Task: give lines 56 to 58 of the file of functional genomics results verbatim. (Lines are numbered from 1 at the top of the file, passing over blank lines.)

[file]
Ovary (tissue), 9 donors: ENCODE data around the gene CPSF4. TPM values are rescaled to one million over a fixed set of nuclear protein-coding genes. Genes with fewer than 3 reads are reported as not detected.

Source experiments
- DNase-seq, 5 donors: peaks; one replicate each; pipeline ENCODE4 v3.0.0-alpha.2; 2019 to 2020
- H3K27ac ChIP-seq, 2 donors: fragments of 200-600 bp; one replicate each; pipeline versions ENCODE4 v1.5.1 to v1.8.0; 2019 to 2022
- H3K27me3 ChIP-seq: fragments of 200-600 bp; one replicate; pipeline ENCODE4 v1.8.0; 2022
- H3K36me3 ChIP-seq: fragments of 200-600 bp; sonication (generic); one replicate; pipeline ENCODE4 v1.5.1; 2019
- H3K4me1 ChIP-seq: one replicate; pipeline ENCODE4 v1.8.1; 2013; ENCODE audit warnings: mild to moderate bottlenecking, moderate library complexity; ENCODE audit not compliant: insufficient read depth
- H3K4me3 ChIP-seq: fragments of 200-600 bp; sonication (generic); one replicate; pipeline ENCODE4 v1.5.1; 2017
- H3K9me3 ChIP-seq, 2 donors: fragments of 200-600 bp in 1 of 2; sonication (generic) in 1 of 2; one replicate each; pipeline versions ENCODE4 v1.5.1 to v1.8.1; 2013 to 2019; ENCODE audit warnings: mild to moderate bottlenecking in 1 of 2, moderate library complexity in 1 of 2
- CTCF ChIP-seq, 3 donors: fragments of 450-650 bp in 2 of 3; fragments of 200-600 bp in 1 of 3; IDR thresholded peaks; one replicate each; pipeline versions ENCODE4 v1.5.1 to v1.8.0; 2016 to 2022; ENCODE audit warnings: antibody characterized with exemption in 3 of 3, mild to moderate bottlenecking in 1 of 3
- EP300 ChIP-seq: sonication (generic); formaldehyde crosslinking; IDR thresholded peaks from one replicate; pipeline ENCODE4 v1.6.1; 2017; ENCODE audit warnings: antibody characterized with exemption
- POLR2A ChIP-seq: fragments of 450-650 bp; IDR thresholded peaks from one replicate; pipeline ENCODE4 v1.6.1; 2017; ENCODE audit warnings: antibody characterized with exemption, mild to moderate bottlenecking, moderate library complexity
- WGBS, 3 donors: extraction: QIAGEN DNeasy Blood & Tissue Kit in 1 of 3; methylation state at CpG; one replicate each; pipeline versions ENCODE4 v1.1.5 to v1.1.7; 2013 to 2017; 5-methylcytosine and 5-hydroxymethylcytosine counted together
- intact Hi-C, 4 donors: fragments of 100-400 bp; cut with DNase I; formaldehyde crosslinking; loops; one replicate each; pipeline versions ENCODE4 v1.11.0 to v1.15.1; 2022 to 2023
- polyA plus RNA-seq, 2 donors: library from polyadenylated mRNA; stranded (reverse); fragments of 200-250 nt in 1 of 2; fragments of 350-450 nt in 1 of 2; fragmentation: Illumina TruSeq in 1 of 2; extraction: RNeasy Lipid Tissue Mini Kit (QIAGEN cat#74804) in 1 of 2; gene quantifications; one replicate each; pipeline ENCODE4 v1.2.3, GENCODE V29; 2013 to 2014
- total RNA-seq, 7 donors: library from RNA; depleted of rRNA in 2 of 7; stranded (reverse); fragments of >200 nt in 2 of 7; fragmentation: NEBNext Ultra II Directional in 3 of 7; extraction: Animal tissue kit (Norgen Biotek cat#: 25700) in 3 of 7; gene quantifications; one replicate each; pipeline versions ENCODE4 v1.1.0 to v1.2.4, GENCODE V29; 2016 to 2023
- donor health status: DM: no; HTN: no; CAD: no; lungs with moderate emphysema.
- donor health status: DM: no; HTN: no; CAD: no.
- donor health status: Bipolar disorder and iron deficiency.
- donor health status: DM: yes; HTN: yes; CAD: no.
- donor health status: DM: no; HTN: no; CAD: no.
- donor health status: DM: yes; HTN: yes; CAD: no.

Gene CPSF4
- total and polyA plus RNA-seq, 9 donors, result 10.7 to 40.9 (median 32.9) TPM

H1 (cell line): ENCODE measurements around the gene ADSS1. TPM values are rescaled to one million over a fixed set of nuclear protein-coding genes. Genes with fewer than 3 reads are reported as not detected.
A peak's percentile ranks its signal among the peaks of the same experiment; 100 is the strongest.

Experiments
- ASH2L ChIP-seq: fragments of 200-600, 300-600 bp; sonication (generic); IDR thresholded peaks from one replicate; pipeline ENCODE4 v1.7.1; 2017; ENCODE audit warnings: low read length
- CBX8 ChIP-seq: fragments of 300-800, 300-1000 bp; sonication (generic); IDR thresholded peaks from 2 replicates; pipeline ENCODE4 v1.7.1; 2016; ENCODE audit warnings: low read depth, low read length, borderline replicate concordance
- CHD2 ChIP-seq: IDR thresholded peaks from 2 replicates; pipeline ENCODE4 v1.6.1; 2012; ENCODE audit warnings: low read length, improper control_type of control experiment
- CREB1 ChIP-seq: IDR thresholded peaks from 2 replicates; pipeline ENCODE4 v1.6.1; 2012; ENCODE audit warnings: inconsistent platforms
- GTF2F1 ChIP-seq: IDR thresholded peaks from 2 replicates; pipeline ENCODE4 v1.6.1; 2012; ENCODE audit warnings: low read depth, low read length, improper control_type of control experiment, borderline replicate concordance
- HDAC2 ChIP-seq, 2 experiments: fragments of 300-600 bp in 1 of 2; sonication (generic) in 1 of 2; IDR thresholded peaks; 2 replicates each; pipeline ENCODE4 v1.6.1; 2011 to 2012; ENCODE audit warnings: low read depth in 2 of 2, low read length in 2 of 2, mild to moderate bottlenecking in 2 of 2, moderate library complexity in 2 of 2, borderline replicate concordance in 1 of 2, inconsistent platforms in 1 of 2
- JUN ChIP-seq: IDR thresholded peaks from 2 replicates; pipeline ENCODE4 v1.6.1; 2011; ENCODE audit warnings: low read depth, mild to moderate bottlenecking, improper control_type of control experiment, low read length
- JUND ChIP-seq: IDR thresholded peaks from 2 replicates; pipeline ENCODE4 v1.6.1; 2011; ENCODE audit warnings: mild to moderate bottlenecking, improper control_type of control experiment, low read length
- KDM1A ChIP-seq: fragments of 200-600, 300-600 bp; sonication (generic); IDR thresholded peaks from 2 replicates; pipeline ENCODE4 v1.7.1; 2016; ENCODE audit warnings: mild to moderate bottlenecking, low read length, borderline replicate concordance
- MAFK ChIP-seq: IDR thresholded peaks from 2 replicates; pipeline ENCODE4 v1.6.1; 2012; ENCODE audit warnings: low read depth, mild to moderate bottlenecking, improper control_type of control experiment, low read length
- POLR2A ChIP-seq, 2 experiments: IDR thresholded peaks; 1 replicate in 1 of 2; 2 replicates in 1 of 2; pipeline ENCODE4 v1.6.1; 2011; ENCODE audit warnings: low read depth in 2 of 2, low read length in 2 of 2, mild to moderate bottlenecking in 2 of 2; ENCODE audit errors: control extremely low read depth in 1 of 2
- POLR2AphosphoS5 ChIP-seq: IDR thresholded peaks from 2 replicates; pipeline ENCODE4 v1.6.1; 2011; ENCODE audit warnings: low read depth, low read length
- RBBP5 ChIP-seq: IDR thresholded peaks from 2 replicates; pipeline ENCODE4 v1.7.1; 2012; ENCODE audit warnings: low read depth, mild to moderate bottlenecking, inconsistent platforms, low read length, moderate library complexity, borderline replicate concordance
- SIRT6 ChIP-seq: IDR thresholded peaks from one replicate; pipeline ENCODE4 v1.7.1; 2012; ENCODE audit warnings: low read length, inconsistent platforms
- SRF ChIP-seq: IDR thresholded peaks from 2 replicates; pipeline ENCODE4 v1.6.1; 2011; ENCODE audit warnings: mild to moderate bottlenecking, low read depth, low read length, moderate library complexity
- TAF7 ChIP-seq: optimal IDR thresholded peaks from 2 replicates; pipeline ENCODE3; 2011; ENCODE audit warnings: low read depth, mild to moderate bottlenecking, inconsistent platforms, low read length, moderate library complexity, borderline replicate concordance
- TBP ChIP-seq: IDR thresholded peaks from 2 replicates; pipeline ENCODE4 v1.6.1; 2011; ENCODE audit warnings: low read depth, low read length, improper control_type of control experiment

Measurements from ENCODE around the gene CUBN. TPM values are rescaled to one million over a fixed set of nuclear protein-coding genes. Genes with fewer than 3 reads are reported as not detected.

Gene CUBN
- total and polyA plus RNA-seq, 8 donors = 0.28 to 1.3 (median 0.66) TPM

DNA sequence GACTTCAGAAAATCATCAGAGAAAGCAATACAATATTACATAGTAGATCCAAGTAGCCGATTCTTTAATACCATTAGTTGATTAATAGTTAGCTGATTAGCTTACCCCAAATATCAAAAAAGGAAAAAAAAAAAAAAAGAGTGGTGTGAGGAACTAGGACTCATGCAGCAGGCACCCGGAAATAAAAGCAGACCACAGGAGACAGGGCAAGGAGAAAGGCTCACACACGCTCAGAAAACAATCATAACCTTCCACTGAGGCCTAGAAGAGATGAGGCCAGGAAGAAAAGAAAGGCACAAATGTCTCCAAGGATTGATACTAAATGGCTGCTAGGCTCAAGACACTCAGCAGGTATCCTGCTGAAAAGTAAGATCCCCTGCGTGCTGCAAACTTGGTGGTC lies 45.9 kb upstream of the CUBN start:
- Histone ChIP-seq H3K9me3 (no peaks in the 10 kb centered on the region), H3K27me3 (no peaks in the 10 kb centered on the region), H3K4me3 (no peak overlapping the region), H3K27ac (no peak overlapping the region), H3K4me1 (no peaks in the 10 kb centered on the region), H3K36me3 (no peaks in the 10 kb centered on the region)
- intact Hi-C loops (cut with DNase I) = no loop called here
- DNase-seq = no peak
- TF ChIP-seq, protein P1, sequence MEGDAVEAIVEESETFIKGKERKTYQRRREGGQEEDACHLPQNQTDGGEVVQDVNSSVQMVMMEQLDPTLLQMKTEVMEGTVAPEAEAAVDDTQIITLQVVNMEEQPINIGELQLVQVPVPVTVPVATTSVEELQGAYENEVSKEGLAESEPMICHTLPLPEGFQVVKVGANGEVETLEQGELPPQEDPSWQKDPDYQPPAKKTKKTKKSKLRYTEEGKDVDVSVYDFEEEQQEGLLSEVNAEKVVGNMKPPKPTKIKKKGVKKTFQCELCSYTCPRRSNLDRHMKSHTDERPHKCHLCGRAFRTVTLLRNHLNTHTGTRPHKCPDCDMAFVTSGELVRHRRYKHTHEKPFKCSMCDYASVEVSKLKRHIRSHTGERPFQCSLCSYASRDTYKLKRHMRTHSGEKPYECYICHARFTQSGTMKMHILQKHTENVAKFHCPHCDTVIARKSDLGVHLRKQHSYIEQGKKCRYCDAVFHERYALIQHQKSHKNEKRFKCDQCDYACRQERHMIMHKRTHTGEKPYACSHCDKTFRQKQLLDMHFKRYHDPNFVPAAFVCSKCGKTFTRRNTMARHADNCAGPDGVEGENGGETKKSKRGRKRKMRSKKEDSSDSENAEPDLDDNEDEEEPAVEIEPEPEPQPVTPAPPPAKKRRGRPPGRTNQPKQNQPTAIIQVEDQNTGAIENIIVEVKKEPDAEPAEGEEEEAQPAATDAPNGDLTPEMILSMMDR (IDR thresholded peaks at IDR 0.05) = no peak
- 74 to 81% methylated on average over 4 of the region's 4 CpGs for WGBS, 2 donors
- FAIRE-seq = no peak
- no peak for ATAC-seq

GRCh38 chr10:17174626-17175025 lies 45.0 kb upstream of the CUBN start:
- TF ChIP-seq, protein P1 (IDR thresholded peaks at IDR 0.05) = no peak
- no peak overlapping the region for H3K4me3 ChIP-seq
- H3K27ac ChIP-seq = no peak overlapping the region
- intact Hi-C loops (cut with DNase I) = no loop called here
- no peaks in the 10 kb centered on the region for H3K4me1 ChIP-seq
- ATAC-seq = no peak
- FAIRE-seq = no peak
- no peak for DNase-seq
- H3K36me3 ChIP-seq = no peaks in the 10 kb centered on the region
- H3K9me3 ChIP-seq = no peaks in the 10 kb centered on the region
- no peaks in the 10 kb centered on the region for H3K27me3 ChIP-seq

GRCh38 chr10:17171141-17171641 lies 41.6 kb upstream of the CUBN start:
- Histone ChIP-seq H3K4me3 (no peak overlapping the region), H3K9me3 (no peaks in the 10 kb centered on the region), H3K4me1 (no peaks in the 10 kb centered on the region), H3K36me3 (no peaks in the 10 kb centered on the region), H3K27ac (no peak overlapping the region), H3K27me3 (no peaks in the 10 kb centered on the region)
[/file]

GRCh38 chr10:17174626-17175025 lies 45.0 kb upstream of the CUBN start:
- TF ChIP-seq, protein P1 (IDR thresholded peaks at IDR 0.05) = no peak
- no peak overlapping the region for H3K4me3 ChIP-seq